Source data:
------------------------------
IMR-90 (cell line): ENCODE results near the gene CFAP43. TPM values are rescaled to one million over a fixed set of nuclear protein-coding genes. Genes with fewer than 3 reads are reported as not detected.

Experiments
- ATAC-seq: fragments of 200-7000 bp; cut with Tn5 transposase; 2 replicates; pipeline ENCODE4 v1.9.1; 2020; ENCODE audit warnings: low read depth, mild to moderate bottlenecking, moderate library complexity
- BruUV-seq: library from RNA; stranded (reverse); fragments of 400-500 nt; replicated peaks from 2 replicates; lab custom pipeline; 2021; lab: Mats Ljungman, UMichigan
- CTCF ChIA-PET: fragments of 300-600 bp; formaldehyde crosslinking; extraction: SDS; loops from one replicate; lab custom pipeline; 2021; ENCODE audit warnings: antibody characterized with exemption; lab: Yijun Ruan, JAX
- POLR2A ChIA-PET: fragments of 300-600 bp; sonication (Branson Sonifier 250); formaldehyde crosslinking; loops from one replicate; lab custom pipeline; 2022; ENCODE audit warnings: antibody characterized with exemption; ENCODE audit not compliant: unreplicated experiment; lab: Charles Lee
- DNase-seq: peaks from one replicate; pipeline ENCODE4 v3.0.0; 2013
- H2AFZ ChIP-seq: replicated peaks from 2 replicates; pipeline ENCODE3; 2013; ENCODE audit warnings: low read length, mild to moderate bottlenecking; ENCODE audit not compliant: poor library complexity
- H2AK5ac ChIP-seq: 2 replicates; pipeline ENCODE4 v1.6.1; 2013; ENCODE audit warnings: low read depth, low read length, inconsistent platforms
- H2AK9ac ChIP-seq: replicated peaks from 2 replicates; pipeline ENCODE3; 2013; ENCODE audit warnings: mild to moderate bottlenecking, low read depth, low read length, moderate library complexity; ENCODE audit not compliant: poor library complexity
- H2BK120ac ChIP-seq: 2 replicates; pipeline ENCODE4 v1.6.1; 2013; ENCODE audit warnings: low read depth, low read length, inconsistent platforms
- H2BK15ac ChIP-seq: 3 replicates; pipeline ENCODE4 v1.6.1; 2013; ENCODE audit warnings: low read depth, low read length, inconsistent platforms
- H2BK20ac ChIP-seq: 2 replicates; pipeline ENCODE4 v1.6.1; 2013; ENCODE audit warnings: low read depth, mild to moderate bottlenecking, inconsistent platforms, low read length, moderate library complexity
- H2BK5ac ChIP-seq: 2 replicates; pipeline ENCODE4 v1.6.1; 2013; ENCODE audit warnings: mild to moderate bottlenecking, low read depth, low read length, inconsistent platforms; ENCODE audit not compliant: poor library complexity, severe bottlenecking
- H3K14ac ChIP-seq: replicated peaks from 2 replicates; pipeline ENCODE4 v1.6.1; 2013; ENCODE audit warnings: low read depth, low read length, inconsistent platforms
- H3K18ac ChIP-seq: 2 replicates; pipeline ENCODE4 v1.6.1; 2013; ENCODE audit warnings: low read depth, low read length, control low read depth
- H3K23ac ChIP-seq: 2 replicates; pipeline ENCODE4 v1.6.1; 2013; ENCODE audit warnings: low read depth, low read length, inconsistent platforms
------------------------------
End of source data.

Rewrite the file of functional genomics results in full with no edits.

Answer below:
IMR-90 (cell line): ENCODE results near the gene CFAP43. TPM values are rescaled to one million over a fixed set of nuclear protein-coding genes. Genes with fewer than 3 reads are reported as not detected.

Experiments
- ATAC-seq: fragments of 200-7000 bp; cut with Tn5 transposase; 2 replicates; pipeline ENCODE4 v1.9.1; 2020; ENCODE audit warnings: low read depth, mild to moderate bottlenecking, moderate library complexity
- BruUV-seq: library from RNA; stranded (reverse); fragments of 400-500 nt; replicated peaks from 2 replicates; lab custom pipeline; 2021; lab: Mats Ljungman, UMichigan
- CTCF ChIA-PET: fragments of 300-600 bp; formaldehyde crosslinking; extraction: SDS; loops from one replicate; lab custom pipeline; 2021; ENCODE audit warnings: antibody characterized with exemption; lab: Yijun Ruan, JAX
- POLR2A ChIA-PET: fragments of 300-600 bp; sonication (Branson Sonifier 250); formaldehyde crosslinking; loops from one replicate; lab custom pipeline; 2022; ENCODE audit warnings: antibody characterized with exemption; ENCODE audit not compliant: unreplicated experiment; lab: Charles Lee
- DNase-seq: peaks from one replicate; pipeline ENCODE4 v3.0.0; 2013
- H2AFZ ChIP-seq: replicated peaks from 2 replicates; pipeline ENCODE3; 2013; ENCODE audit warnings: low read length, mild to moderate bottlenecking; ENCODE audit not compliant: poor library complexity
- H2AK5ac ChIP-seq: 2 replicates; pipeline ENCODE4 v1.6.1; 2013; ENCODE audit warnings: low read depth, low read length, inconsistent platforms
- H2AK9ac ChIP-seq: replicated peaks from 2 replicates; pipeline ENCODE3; 2013; ENCODE audit warnings: mild to moderate bottlenecking, low read depth, low read length, moderate library complexity; ENCODE audit not compliant: poor library complexity
- H2BK120ac ChIP-seq: 2 replicates; pipeline ENCODE4 v1.6.1; 2013; ENCODE audit warnings: low read depth, low read length, inconsistent platforms
- H2BK15ac ChIP-seq: 3 replicates; pipeline ENCODE4 v1.6.1; 2013; ENCODE audit warnings: low read depth, low read length, inconsistent platforms
- H2BK20ac ChIP-seq: 2 replicates; pipeline ENCODE4 v1.6.1; 2013; ENCODE audit warnings: low read depth, mild to moderate bottlenecking, inconsistent platforms, low read length, moderate library complexity
- H2BK5ac ChIP-seq: 2 replicates; pipeline ENCODE4 v1.6.1; 2013; ENCODE audit warnings: mild to moderate bottlenecking, low read depth, low read length, inconsistent platforms; ENCODE audit not compliant: poor library complexity, severe bottlenecking
- H3K14ac ChIP-seq: replicated peaks from 2 replicates; pipeline ENCODE4 v1.6.1; 2013; ENCODE audit warnings: low read depth, low read length, inconsistent platforms
- H3K18ac ChIP-seq: 2 replicates; pipeline ENCODE4 v1.6.1; 2013; ENCODE audit warnings: low read depth, low read length, control low read depth
- H3K23ac ChIP-seq: 2 replicates; pipeline ENCODE4 v1.6.1; 2013; ENCODE audit warnings: low read depth, low read length, inconsistent platforms